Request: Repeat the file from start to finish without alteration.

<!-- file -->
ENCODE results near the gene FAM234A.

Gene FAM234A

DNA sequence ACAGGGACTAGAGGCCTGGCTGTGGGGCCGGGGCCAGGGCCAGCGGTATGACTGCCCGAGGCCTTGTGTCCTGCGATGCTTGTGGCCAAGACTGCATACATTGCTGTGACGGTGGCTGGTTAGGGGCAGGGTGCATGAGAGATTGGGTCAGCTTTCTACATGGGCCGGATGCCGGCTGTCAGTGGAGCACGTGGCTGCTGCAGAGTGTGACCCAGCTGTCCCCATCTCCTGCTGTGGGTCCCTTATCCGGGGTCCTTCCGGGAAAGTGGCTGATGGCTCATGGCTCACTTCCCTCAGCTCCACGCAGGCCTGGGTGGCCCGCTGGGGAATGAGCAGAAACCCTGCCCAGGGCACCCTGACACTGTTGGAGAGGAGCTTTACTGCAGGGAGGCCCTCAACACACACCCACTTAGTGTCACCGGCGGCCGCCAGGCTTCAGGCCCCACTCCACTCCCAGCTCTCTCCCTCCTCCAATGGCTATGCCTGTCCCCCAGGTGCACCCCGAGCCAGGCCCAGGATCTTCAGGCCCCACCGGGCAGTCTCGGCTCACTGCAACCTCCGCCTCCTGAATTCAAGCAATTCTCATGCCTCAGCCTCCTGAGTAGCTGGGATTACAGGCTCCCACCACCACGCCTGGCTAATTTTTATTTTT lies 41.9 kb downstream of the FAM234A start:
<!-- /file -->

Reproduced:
ENCODE results near the gene FAM234A.

Gene FAM234A

DNA sequence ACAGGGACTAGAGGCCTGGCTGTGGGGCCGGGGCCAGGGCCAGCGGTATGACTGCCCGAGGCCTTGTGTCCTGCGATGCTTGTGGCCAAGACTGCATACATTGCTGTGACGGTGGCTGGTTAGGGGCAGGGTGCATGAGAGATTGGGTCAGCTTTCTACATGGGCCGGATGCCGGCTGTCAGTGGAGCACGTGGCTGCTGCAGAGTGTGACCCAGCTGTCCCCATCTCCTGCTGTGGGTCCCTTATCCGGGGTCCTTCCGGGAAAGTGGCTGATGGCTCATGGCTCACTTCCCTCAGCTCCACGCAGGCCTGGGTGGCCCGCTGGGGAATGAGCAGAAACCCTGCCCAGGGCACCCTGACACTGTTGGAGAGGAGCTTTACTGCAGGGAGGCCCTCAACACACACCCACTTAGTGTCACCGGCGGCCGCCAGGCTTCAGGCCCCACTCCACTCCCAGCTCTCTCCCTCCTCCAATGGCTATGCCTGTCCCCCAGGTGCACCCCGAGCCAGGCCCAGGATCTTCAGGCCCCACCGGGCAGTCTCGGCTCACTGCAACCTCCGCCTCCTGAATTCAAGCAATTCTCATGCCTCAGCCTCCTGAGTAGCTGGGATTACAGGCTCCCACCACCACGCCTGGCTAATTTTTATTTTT lies 41.9 kb downstream of the FAM234A start: